FastStats has long been able to do analysis by drivetimes from locations to produce variables. These centre points are often store locations. The zones could represent customers within 15, 30, 45, 60 minutes drivetime of that location. Users could then use this information in selections or produce analysis using cubes showing metrics broken down by customers at different drivezones from these points.

However, until now they have not been able to visualise those metrics or the extents of those drivezones on the map tool. A single extra checkbox on the wizard will then create the associated shapefile representing the extents of each zone whilst the variable is being created.

This first example has a single location of interest (Heathrow Airport), and each zone is a 10 minute zone up to a time of 2 hours from Heathrow. The shape boundaries clearly demonstrate the main routes radiating out from the M25 as these enable customers to travel further. In this screenshot, we are looking at the average holiday cost value for customers in each of these drivezones around the airport. I’ve used a custom colouring scheme that highlights the green ones as having higher value and the darkness of those colours that suggests that there might be a relationship between travel time to the airport and the average holiday cost.

Drivezone mapping

In this second example, our imaginary Holidays company is interested in the number of customers of theirs within 30 minutes drivetime of each of their locations of interest which are four of the major UK airports. This is a single layer map of a flag array variable (since there is an overlap between the 30-minute Gatwick and Heathrow zones). It is suggesting that the average holiday cost of customers around the Northern airports is higher than the Southern airports.

Political party mapping

Case study – Political party mapping

For a final example, I’m going to use FastStats to replicate map visualisations which are often seen on TV election coverage. I have created a very small dataset from the 650 Westminster Parliamentary constituencies that simply has the votes recorded for each party, the winning party and some electorate details for each constituency record.

The ONS provides a shapefile for parliamentary constituencies which can be linked to the constituency name and any differences ironed out using the technique described earlier. There are a number of interesting ways in which we can colour this map. One way would be to shade each constituency by the majority to see if there is any interesting geographical basis to where the election battlegrounds will be at the next election. In the screenshot below, the darker reds are highlighting the constituencies with smaller majorities.

Customised colour scheme

However, we can also colour this map using a customised colour scheme. One such example would be to colour each constituency by a colour that is representative of each political party. The map below shows this in action. I have linked the colours to the values of a metric of the winning party that then shows the concentration of Labour seats in urban areas around London, Birmingham, Manchester and the South Wales valleys and the huge tracts of more rural seats across the south of the country that are represented by Conservative MPs. The legend on the right has been customised so that rather than showing a numeric value it shows a more representative textual value for the colour.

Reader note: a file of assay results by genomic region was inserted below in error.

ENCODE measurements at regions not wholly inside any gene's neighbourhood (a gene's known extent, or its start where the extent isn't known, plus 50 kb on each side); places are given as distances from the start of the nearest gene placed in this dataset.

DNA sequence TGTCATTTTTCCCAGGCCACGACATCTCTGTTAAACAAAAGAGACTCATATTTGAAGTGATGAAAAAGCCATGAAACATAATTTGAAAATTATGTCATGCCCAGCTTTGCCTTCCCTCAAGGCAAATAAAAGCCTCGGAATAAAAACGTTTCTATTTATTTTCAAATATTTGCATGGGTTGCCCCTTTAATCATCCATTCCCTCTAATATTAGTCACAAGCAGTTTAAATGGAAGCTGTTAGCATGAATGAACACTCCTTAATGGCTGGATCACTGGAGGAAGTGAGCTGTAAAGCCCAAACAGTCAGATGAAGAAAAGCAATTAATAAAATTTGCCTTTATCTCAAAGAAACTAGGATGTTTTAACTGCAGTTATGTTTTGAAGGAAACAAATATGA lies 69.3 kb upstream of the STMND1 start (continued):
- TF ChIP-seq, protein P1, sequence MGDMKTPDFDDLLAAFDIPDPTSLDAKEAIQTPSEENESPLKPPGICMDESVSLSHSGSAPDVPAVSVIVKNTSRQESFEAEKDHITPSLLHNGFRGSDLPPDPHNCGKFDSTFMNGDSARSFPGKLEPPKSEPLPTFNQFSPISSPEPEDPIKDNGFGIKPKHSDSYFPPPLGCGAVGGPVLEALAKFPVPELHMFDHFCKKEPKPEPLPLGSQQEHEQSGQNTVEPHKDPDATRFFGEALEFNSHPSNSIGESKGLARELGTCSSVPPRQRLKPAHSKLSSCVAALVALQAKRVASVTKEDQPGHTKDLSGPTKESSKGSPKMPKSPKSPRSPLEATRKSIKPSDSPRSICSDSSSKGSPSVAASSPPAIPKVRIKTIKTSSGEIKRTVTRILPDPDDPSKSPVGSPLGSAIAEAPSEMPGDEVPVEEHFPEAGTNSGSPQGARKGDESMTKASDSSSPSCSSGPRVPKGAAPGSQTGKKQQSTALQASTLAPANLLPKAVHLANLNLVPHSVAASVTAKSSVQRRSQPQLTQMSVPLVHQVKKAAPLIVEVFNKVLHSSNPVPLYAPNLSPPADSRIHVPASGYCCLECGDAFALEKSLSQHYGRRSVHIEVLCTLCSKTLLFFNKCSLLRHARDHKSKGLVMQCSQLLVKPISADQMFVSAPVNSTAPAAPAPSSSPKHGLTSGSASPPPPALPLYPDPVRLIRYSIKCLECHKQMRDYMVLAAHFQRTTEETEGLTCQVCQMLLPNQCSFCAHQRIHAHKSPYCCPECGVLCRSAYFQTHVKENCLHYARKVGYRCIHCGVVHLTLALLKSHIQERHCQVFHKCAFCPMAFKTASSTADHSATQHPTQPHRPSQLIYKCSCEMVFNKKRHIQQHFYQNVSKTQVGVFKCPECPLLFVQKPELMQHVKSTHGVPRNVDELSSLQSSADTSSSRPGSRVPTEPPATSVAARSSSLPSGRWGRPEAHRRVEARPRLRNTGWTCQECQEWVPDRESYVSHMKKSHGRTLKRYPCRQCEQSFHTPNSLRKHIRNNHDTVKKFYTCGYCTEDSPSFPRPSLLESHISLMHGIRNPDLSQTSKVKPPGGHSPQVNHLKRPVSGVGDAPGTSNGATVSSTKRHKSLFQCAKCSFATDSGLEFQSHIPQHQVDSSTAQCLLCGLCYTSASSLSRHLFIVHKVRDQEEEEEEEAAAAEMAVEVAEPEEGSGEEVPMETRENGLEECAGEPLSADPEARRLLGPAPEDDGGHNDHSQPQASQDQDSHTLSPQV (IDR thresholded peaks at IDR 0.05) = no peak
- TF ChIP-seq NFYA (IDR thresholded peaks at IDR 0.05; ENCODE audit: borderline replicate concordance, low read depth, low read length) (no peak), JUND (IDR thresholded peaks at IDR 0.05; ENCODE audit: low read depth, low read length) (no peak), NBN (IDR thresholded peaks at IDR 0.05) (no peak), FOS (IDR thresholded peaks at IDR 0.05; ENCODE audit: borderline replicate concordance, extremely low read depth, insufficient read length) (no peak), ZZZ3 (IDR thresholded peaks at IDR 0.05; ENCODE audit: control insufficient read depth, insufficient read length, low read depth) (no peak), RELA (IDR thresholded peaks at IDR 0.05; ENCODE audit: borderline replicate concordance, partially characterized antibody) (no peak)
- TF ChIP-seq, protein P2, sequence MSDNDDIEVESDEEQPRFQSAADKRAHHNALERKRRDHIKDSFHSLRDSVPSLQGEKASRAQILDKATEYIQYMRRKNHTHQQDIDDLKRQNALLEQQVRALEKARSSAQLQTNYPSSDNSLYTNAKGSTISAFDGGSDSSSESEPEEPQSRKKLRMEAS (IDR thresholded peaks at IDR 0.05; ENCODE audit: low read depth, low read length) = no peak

Election map

One weakness of the above visualisation is that in this particular example each geographical seat has an equal weight interpretation (they each send 1 MP to parliament). However, the larger geographical area of the Conservative seats means that our first reaction is that there must have been a huge majority. An abstract shapefile with equal sizes for each constituency laid out in such a way to try and best preserve the geographical representation can help in these instances, although they have to make simplifications on how to map the original shapes to the hexagons.  The example below shows the same data as above but utilises a shapefile that represents each constituency as a hexagon. It clearly shows that there are more Labour MPs than we imagined when we saw the first visualisation.

Election map 2


This dataset utilised the Parliamentary constituency shapefile to simply link to the variable. However, if you wanted to work out which constituency each of your customers belonged to then the territories wizard (using the technique from the German example earlier) applied to that data would produce a selector variable indicating which constituency each customer belonged to that could then be visualised using that shapefile (this needs to use the actual geographical version and not the hexagonal one!).


This blog has shown that we can classify our customers, or data points, into which shape they belong to and then generate maps on those metrics. The generality of the technique means that we can use standard shapefiles from different sectors (e.g. political, healthcare etc), or customised one based on useful marketing analytical location results such as drivetime.



Note 1 – A previous blog post on UK Traffic accidents (Have UK roads become safer in the past 40 years? | Apteco)


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Chris Roe


Chris spends his time developing new analytics features for Apteco FastStats®. You may also meet him during Apteco training sessions. In addition to this, Chris spends his time building FastStats systems from publicly available data, searching for insights and writing for the Apteco Blog series.